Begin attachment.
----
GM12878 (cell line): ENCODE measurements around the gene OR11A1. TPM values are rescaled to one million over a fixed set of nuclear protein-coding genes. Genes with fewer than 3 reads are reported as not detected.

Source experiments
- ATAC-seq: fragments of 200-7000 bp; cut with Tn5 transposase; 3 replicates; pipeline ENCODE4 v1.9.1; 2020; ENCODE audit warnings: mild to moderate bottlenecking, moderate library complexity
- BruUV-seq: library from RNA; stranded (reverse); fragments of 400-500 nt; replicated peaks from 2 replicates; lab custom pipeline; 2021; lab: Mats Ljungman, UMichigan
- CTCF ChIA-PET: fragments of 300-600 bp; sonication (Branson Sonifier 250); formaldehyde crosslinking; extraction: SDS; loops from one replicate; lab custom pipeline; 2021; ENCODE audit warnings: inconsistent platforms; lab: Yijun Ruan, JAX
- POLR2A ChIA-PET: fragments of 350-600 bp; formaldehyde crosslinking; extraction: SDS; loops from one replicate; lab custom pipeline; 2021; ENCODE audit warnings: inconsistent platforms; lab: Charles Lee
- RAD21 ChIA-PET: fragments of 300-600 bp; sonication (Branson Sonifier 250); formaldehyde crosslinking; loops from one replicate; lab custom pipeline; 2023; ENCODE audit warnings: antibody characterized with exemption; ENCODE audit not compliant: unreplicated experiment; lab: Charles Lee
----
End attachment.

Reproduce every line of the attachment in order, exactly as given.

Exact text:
GM12878 (cell line): ENCODE measurements around the gene OR11A1. TPM values are rescaled to one million over a fixed set of nuclear protein-coding genes. Genes with fewer than 3 reads are reported as not detected.

Source experiments
- ATAC-seq: fragments of 200-7000 bp; cut with Tn5 transposase; 3 replicates; pipeline ENCODE4 v1.9.1; 2020; ENCODE audit warnings: mild to moderate bottlenecking, moderate library complexity
- BruUV-seq: library from RNA; stranded (reverse); fragments of 400-500 nt; replicated peaks from 2 replicates; lab custom pipeline; 2021; lab: Mats Ljungman, UMichigan
- CTCF ChIA-PET: fragments of 300-600 bp; sonication (Branson Sonifier 250); formaldehyde crosslinking; extraction: SDS; loops from one replicate; lab custom pipeline; 2021; ENCODE audit warnings: inconsistent platforms; lab: Yijun Ruan, JAX
- POLR2A ChIA-PET: fragments of 350-600 bp; formaldehyde crosslinking; extraction: SDS; loops from one replicate; lab custom pipeline; 2021; ENCODE audit warnings: inconsistent platforms; lab: Charles Lee
- RAD21 ChIA-PET: fragments of 300-600 bp; sonication (Branson Sonifier 250); formaldehyde crosslinking; loops from one replicate; lab custom pipeline; 2023; ENCODE audit warnings: antibody characterized with exemption; ENCODE audit not compliant: unreplicated experiment; lab: Charles Lee